It is planned to read out all their names and light a candle for each one. A list has been placed in the Lady Chapel and all are invited to add names/famlies
All religions seem to demand/require/suggest a certain approach to God.
All religions try and figure out what God is like and from their conclusions tell us what God wants from us – how God wants us to treat Him. This approach colours our liturgical practices and official prayer life.
This is why different religions honour God and pray to God in many differing ways.
For example St. Patrick’s Missionary Society decided at the beginning to follow the spirituality of St Ignatius of Loyola (St. Ignatius, the founder of the Jesuits, invented/instituted this approach).
This approach to God suited some but not many.
The problem I find with all of the above is its presumption that, irrespective of who I am, it requires me to approach and treat God in a certain way. I can see the value of this approach as a starter, but having started (after a number of years) I should allow the Spirit of God to lead me in my relationship with My God.
God is a Person. Religion is a relationship with this Person. Like all personal relationships it must grow, develop, change, mature.
Adhering closely to a certain form or practise of religion in our relationship with God can for some be good and very helpful depending on the character, makeup and needs of that person. For many it can impede ones personal relationship with ones God. One can lock oneself into a stylised and rigid form of worship which treats God as an object of worship. This can be far removed from a personal, warm, grateful, appreciative relationship with ones God.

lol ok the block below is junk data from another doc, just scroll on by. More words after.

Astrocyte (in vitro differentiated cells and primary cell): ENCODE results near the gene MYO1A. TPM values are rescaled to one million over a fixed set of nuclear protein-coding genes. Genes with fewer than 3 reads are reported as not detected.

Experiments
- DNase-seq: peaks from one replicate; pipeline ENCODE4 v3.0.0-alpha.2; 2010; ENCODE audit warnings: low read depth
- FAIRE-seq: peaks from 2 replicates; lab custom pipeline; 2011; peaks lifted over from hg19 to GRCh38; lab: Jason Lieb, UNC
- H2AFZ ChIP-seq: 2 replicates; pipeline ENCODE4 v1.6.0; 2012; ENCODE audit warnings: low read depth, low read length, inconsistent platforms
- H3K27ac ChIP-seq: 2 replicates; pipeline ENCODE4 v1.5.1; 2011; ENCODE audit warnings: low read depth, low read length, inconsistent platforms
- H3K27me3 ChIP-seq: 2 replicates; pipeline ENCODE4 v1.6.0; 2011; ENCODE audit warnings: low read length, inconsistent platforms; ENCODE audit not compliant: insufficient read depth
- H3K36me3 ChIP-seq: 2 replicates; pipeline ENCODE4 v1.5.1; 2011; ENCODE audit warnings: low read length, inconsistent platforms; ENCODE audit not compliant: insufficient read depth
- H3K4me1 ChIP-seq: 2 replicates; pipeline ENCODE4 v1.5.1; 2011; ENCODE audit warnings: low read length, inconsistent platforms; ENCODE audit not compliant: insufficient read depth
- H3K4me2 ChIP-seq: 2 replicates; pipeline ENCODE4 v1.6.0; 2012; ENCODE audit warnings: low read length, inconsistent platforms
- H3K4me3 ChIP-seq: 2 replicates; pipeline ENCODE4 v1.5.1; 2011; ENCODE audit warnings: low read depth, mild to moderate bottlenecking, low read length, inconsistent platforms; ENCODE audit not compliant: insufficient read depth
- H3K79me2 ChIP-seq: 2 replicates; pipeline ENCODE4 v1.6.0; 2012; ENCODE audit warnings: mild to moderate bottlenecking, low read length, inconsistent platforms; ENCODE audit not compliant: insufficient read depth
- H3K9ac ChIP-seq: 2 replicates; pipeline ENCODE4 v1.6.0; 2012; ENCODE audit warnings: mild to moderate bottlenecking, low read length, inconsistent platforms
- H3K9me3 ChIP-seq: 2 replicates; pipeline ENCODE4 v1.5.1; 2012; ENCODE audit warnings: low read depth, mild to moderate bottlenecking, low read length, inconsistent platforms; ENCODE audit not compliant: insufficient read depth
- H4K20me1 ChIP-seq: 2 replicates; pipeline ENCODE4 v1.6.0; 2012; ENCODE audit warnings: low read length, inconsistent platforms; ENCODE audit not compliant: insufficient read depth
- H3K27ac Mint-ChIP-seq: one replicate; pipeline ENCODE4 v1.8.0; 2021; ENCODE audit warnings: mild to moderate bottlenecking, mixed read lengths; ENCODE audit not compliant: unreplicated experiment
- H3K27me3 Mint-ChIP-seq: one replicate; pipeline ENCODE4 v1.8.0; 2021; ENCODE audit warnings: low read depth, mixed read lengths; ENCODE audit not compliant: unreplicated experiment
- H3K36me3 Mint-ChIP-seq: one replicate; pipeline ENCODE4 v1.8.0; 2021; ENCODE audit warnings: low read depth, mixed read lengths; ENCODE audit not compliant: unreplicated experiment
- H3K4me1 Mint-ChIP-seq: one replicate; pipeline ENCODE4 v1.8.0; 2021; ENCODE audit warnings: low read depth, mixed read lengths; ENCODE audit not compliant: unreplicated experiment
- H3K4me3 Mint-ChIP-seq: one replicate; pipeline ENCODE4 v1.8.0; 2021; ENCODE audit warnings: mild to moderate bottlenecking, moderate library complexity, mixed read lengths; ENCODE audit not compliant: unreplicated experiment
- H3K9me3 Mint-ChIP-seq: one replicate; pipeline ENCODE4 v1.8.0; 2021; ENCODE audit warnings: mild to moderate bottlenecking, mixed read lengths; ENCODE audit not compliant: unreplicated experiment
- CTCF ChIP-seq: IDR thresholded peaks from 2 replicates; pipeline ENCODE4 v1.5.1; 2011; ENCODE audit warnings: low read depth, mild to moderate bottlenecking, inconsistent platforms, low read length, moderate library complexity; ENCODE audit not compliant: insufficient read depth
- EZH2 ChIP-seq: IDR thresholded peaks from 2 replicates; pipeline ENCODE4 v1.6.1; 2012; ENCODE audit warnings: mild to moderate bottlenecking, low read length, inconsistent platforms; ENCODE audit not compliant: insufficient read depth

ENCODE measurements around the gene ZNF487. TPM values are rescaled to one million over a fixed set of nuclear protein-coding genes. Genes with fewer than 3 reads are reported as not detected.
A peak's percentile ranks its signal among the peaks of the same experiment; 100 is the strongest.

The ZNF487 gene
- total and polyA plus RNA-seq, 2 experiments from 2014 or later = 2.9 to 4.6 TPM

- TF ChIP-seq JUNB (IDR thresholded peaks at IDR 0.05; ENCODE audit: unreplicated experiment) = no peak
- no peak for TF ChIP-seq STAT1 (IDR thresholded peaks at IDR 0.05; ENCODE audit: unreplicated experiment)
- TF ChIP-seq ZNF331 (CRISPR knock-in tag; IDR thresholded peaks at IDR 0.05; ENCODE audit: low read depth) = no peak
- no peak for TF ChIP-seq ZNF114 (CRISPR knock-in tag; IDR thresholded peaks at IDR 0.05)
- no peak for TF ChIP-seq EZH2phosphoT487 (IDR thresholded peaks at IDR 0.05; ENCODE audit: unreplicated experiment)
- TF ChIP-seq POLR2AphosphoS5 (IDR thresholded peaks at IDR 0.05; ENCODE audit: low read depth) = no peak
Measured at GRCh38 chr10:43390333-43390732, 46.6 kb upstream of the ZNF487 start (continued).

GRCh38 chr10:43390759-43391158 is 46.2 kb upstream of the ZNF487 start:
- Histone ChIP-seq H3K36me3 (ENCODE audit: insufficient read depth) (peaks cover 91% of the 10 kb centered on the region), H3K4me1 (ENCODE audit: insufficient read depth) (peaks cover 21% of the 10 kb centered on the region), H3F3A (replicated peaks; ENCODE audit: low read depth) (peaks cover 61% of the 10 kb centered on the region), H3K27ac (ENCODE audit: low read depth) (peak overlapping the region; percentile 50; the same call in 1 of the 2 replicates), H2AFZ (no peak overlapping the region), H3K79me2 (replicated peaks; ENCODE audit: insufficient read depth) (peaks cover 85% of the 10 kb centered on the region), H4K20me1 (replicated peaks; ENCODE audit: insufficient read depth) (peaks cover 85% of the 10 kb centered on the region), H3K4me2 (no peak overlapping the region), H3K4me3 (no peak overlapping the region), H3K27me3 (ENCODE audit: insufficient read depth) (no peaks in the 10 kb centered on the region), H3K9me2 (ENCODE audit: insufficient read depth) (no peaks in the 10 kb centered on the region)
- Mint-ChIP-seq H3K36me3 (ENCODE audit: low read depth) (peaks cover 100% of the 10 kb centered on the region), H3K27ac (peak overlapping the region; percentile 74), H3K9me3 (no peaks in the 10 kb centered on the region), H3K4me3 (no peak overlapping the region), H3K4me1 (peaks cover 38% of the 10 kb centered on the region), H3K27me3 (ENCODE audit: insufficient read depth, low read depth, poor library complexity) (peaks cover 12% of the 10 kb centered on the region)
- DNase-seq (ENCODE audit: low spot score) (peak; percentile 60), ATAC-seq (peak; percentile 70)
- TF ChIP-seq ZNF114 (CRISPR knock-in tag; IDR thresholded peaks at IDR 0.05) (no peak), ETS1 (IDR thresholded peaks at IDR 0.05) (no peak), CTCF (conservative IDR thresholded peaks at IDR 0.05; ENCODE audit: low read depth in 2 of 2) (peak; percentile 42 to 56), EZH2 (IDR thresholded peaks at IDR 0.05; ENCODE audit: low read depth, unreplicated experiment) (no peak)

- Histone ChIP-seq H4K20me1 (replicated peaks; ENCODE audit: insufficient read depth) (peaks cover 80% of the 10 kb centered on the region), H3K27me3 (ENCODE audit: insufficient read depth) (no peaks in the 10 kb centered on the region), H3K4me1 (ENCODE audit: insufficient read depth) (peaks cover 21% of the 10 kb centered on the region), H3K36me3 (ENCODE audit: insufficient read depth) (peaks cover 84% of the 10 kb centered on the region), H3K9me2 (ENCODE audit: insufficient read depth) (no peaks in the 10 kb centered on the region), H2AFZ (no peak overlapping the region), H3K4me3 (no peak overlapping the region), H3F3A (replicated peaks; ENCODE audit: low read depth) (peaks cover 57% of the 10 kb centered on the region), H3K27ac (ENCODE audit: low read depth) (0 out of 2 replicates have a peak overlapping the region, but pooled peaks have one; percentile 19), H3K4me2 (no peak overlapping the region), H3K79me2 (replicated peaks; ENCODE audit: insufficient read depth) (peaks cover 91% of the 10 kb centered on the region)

For example take a learned Biography of Nelson Mandela written by someone who has read all that is written about him and interviewed people who knew him but has never actually met or spoke with him, and contrast with the personal understanding and memories of someone who knew him well, spoke regularly with him, was imprisoned with him for years.
In the former you know about the person (second hand knowledge) in the latter you actually know the person and have a personal relationship with him.
That is why some of our church leaders are obsessed with form, correct doctrine, unchanging formulas and closely regulated liturgy. For them God is an object to be worshipped with the correct words and actions but they have not met God personally. They know much about God but do not know God as a person. That is the big difference between Pope Francis and those who oppose him.
This highlights what I have mentioned to you over the years; the ongoing tension within our Church (and within all religions) between Law and Prophesy. Between going by the book and risking change. Between staying in the boat and stepping out onto the water.
God loves all his children unconditionally whether they stay safely in the boat or trust in God and venture out onto the waves. But if I want to really know my God I must hold his hand and to reach him I must walk on the water.
So the question for me personally is: “But what about you. Who do you say I am.”
The Four Gospels seem to differ slightly in their understanding of who Jesus of Nazareth was.
You will remember the questions Jesus asked his Apostles; ‘Who do people say I am?” and “Who do you say I am?”
The answer to this question was hotly debated in the early church. It was only finally settled in 325 ad. at the Council of Nicaea where the Nicene Creed was produced, (which you all have on your mass cards.)
A side issue to this central question was how much did Jesus of Nazareth know and understand about himself and when did he know and understand it.
The Synoptic Gospels (Matthew, Mark and Luke) seem to give us good grounds for thinking that Jesus grew in understanding of who he was and what his mission was as he grew physically and mentally – just like you and I.